I was talking about the attendance issue to a friend who had recently produced a large outdoor concert. She, not knowing much about the Burning Man "thing", suggested: "Well if it's getting THAT big, maybe you could get BGP (Bill Graham Productions) to help put it on.
***** ARRGH! *****
While to my friend this was a logical solution to the specific problem of how to deal with an event of that size, to me it was heading down the road to "BurningManLand":
"Come, bring the entire family to "BurningManLand"!!! Ride the HellCo Trolley down through Main Camp! See the AMAZING Electrical Art Car Parade! Visit the AMAZING Piano Bell! Watch as pyrotechnic wizards perform amazing feats of fire magic! Fun for the whole family! "E" tickets starting at $40.00 per person (Discounts ticket books available for schools and other large groups and organizations). Air-conditioned charter buses available from Reno, San Francisco, Portland and Seattle!"
Well, it comes down to this. First we had an extended family in the desert.
Everyone could fairly quickly meet as many of their neighbors as they wanted. There was a STRONG sense of community.
Then we grew to a town. While we still saw the people we had known, there were far more people than we could possibly meet in one weekend and so we were slightly less of a tightly knit group as we had been.
Now we're a city. In a city it is very easy for people to be anonymous. It is easier to not know your neighbor. We have less and less of an overall communal bond. And with being a city comes the problems usually associated with cities everywhere. Crime, pollution & stupid people (ok, cities do not have a corner on the market of stupid people...). Some people come just to see the City, some come just to hustle.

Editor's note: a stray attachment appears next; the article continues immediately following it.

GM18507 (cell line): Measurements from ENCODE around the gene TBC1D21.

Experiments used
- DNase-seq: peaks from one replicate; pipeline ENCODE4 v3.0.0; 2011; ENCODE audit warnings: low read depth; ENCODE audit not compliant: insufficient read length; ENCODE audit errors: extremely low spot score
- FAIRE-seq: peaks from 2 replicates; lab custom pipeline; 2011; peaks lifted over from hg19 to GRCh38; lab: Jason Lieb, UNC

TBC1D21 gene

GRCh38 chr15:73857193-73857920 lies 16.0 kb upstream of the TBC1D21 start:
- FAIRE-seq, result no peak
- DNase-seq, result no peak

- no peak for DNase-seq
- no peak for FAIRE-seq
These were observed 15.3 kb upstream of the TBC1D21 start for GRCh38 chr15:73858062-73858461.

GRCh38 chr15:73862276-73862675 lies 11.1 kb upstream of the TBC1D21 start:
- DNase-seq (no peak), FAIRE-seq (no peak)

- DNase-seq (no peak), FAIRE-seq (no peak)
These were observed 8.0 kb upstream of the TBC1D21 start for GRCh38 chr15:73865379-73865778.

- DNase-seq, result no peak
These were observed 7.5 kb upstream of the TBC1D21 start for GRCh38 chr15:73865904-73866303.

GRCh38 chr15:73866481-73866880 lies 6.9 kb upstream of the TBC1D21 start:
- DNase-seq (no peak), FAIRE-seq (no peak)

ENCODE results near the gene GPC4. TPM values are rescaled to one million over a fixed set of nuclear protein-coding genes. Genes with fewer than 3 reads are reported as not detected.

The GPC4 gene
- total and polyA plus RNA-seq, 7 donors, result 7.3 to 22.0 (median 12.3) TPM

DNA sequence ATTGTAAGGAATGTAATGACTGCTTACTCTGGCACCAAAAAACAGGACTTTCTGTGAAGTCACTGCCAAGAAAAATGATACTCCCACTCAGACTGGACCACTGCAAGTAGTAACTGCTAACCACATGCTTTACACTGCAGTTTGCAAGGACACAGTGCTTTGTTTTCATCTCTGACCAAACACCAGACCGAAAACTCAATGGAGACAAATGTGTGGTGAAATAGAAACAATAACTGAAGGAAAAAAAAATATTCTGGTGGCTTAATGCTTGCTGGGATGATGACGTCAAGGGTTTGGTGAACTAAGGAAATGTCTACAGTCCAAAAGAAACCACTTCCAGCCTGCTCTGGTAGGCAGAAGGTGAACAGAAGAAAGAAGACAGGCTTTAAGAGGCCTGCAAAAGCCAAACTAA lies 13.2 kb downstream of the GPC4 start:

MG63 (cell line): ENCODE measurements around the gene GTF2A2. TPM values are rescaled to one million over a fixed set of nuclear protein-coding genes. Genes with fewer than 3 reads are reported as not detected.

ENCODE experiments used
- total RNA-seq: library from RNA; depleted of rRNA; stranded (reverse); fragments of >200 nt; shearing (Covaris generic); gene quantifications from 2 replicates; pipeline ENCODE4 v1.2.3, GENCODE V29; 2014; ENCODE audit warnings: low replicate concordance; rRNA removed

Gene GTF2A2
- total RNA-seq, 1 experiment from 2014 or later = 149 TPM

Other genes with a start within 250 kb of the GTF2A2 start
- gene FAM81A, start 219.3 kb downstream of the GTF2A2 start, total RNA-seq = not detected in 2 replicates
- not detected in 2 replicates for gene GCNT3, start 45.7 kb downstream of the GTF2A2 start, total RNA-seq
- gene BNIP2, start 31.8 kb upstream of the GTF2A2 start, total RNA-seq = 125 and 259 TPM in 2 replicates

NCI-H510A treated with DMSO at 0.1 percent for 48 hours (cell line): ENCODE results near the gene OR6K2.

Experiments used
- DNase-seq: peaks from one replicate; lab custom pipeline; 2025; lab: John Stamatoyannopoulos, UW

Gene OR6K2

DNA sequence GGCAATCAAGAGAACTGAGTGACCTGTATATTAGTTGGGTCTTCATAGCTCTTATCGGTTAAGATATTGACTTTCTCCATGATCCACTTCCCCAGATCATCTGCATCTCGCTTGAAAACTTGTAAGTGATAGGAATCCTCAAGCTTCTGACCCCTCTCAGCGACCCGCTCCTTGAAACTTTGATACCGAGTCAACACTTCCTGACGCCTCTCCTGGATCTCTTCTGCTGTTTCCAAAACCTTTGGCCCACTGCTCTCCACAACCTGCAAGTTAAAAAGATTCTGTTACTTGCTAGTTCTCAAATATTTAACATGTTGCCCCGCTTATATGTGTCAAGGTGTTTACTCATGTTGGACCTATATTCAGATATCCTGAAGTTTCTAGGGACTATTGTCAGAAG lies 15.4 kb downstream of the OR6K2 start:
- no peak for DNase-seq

As we grow people are forgetting that Black Rock City is THEM, not a separate entity unto itself.
This year in Black Rock City more people seem to have the attitude of : "It doesn't matter if I litter, "They" must have a clean-up crew..." and "Well if "they" (again this separation of the city into "us and them") don't have a clean-up crew, what did I pay my $40.00 for?!?"
"Things Change" - as I recall, this concept is fundamental to the premise of Burning Man.
Three years ago I heard Larry, while being interviewed, describe Burning Man as a "monument to impermanence". Well perhaps now we are seeing some cracks in the monument that is the Burning Man event itself. Perhaps this is the time to NOT do Burning Man for a year or so. Perhaps we should splinter up to more regional events of a similar nature (Hmmm...Burning Man Northwest - Eastern Oregon has LOTS of desert you know...).
Well, perhaps it is just a sign that we may not be able to rely on even the things that we do to remind us of the transient nature of things.
(Ow! I think I hurt my head on that one!)
BURNING MAN CATCH-22:
"Say, let's have a festival to celebrate the fact that nothing lasts."
"Hmmm...The festival didn't last."
"Well, Nothing Lasts."
And so it goes.
Maybe next year we should all just grab a few close friends, find a nearby beach (or other suitably fire resistant location), gather up some scrap wood and build something ( could be a MAN, could be a WOMAN, could be an ARMADILLO...), raise a toast to Larry, John, Fireman Dale, Kimrick, Danger Ranger et al, then burn it down.
That might be a neat experience.
Just a thought.